• Scavenger World: With supplies from outside cut off by the siege, plenty of abandoned or bombed-out areas, and the complete breakdown of civil authority, those still in the city have to scavenge and scrape for what they can to get by.
  • Schmuck Bait: In Old Town, a lootable pile is left out in the open right next to a graffiti sign warning of a sniper. Trying to scavenge the pile will almost certainly reward the player with a bullet wound for his/her troubles, and the sniper in this area fires in quick enough intervals that it is almost impossible to finish looting without being interrupted by another bullet. If the player does succeed in looting, next is the disappointment that the pile only yields a handful of material and wood most of the time.
  • Screw This, I'm Outta Here!: Certain survivors will simply leave your safehouse when things turn dire. More cynical survivors will even take some of your supplies when they leave.
  • Sex Slave: The women in the brothel are actually unhappy volunteers who are forced to do favors that they didn't agree to. They have no choice but to put up with the degradation, or else they won't have any protection or a reliable source of food and medicine. If you needed a good reason to rob and kill the men there instead of trading with them, this is it.

Bastards! They can't treat us like this!
I was told that I'd only have to dance...
Fucking animals. We've got to think of something....
They told me my little girl would be fine if I worked hard.

  • Short-Range Shotgun: The Shotgun is a superior replacement for the Handgun, as it uses one bullet per firing and is deadly at point-blank. The catch is that it has the slowest rate of fire and does scratch damage from longe range. Expert players have found that the Hatchet+Shotgun combination is very good, as it lets you safely finish off an armed enemy that doesn't die from a vicious axing but gets knocked too far away from you to quickly follow-up with another melee attack.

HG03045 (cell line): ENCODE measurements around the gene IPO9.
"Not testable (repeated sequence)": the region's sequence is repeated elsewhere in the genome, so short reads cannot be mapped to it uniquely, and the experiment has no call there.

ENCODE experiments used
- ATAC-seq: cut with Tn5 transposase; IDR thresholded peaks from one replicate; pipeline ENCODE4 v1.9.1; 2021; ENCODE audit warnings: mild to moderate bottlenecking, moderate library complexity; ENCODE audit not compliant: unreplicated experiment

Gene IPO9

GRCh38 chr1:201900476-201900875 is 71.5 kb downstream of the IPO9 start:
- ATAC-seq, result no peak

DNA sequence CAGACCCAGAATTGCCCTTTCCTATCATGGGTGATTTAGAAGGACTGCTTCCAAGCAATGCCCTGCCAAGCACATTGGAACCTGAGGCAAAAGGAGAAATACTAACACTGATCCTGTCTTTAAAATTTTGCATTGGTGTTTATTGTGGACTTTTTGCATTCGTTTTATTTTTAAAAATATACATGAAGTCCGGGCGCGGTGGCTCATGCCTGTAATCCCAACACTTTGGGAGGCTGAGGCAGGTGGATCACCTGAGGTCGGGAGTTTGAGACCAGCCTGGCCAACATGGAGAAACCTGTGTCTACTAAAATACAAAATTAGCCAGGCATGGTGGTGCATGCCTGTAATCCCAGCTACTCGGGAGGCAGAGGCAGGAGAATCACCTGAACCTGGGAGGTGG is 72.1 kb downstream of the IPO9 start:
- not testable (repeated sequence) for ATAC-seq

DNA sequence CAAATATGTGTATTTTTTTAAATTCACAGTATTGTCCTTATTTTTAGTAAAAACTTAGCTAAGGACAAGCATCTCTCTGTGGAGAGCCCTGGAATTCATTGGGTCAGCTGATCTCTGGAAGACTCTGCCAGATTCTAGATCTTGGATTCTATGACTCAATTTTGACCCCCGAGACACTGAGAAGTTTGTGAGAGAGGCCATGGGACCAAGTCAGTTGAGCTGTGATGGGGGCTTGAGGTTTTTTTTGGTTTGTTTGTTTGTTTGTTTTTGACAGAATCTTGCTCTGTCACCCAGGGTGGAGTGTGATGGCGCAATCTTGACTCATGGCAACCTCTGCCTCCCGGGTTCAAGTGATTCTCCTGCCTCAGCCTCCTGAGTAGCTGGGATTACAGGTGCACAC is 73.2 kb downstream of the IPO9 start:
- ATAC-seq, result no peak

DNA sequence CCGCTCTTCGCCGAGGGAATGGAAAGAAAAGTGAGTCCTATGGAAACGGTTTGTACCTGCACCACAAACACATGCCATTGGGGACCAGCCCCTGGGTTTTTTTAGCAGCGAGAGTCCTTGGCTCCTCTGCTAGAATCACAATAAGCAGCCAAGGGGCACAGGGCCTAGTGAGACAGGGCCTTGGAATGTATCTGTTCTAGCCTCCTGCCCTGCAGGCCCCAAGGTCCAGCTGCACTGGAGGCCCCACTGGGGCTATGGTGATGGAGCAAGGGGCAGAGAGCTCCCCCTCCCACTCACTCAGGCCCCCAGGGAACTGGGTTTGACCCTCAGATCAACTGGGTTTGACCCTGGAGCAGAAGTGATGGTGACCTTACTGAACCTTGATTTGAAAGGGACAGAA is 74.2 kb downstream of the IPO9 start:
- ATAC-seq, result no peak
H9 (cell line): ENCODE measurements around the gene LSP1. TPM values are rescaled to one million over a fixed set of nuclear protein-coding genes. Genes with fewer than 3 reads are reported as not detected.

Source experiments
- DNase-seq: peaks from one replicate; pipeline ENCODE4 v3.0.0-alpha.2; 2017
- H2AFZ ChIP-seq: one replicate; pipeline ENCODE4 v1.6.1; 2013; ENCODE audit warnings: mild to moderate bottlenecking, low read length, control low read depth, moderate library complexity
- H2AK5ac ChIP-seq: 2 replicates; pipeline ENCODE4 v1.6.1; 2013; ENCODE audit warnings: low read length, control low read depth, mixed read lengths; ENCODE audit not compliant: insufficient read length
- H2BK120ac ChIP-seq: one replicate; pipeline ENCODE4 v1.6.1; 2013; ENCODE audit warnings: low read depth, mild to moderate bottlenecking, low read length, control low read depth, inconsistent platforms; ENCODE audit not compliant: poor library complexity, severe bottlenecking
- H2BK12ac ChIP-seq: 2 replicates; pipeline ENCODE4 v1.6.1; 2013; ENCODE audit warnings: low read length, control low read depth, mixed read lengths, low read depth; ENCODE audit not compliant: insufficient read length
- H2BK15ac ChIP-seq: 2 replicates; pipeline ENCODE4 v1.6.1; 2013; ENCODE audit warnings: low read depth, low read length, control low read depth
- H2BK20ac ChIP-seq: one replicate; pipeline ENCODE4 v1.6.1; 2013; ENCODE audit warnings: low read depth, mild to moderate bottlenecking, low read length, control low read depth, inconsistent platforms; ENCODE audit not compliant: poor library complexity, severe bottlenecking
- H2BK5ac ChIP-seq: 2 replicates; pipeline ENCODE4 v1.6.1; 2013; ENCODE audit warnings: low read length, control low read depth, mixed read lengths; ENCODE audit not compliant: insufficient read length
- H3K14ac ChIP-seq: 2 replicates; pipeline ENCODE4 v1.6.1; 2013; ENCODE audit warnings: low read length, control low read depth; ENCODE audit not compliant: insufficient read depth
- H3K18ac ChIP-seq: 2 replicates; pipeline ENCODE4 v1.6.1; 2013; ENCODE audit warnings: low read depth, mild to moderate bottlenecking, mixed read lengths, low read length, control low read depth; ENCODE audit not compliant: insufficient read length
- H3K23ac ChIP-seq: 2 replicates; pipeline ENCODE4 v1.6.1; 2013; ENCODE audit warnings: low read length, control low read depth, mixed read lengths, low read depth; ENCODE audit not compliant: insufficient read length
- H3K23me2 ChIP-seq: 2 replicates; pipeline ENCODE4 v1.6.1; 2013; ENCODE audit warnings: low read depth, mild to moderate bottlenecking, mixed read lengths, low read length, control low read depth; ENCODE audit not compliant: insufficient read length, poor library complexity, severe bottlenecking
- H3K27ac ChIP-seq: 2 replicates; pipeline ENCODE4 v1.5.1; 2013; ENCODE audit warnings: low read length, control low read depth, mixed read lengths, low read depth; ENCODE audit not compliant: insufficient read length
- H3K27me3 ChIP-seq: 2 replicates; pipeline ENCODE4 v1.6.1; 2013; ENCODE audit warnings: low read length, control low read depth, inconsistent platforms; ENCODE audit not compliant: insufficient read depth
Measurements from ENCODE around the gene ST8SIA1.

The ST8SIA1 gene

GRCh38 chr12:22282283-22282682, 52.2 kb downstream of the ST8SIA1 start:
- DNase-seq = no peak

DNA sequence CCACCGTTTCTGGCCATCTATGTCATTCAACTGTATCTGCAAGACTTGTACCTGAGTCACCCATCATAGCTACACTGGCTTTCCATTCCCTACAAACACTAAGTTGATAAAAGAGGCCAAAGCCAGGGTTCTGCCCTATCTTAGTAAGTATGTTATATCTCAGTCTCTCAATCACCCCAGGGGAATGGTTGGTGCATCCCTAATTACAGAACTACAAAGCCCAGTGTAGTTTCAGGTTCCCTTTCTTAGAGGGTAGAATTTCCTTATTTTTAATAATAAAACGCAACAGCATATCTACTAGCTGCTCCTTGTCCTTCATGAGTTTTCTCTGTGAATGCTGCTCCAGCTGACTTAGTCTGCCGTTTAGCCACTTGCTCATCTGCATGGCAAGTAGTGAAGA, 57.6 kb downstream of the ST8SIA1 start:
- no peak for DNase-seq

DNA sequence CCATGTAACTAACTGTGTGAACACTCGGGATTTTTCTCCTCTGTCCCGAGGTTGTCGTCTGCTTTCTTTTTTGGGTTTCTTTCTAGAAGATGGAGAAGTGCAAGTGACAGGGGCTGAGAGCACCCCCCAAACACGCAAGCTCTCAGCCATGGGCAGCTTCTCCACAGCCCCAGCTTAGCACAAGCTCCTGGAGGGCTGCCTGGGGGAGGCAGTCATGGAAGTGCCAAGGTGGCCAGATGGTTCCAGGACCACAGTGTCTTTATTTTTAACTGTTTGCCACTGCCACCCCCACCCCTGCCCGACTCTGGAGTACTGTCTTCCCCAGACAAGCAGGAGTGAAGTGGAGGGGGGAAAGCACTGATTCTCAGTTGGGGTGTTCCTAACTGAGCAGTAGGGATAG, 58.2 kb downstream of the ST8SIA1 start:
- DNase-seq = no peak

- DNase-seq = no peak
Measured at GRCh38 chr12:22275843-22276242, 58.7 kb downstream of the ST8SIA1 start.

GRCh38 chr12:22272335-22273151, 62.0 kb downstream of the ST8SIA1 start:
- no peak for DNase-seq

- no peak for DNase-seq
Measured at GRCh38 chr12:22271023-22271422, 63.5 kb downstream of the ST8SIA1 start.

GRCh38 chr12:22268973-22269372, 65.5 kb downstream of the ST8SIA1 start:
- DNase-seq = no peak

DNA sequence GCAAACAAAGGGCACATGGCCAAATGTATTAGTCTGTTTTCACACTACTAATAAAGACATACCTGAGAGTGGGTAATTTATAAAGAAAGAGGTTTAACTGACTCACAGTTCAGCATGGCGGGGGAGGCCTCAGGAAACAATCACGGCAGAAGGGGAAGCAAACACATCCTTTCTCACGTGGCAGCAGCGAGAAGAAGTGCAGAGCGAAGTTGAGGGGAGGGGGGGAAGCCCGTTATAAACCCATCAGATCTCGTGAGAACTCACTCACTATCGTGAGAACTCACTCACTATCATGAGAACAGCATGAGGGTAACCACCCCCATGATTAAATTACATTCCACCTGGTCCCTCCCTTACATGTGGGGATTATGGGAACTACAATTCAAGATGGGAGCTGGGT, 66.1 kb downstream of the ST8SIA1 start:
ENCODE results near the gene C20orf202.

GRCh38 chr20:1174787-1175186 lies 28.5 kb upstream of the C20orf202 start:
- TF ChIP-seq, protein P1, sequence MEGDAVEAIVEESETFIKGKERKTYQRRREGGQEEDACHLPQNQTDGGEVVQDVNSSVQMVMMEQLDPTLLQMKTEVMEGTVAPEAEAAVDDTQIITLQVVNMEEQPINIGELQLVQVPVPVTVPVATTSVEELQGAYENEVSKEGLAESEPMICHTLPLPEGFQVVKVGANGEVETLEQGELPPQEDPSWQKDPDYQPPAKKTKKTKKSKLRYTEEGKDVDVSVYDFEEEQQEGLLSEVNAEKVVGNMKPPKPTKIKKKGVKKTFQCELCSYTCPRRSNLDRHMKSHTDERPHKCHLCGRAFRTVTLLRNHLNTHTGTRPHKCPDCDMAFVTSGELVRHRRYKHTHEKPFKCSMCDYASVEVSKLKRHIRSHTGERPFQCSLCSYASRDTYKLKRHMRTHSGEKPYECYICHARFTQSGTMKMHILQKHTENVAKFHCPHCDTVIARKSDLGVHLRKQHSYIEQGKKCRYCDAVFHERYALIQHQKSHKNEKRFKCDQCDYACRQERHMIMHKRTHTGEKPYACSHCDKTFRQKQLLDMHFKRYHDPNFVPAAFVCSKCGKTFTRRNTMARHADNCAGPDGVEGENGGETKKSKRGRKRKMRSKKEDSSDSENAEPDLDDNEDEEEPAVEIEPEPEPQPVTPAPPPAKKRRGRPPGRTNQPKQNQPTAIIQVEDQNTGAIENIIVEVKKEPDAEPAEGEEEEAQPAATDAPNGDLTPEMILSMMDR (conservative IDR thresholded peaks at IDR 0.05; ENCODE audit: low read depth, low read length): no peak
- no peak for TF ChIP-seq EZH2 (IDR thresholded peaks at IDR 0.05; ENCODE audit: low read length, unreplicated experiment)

• Shovel Strike: A shovel is mostly intended for clearing out fallen rubble quickly, but it can also be used offensively. It's only second to the Hatchet in terms of damage output.
  • Sinister Shiv: Homemade stabbing weapons out of a sharp bit of metal, some wood for the handle, and a few things to strap them together. They are of limited utility, but they can be manufactured easily.
  • Smiting Evil Feels Good: Some characters will be very happy about killing bandits and murderous soldiers.
    • Attacking the Brothel is considered a good deed, as killing the men that are running the place will set the women free.
    • Killing the kidnappers at the Hotel doesn't even register in anyone's bio; it's rescuing the hostage that counts.
    • Killing the soldier at the Supermarket is also a virtue, seeing as how doing so allows his would-be rape victim to escape.
    • Killing the snipers at the Construction Site also counts as a good deed. The optimists might regret resorting to violence to stop them, but everyone else thinks they absolutely deserved it.
  • Snow Means Death: It gets a lot colder in winter, and if you don't have proper heating, your survivors will get sick a lot more easily. The snow can be somewhat useful, as there is an unlimited supply of it right outside your shelter that can be boiled for water, so as long as you have the fuel and filters for it; without snow, you need a rainwater collector and filters to do so.
  • Starving Artist: There is a literal starving artist at the Decrepit Squat who will beg for food.
  • Stealth-Based Game: In many places, avoiding other desperate survivors or soldiers is often the best course. All player must be aware of the noise they are making, who can potentially see them, and what all they can see.
  • Stealth Expert: Arica, which is justified since she is a cat burglar. Even when cutting metal grates she makes little noise!
  • Team Chef: Bruno, who can not only make nutritious food with less water but can even make moonshine with less ingredients than anyone else would need.
  • Technical Pacifist: Optimists like Boris abhor taking lives, and the player can invoke this by bringing enemies into critical health but refraining from dealing the final blow. Civilians and some weaker bandits and soldiers will surrender, while stronger ones will keep on fighting or spew out insults.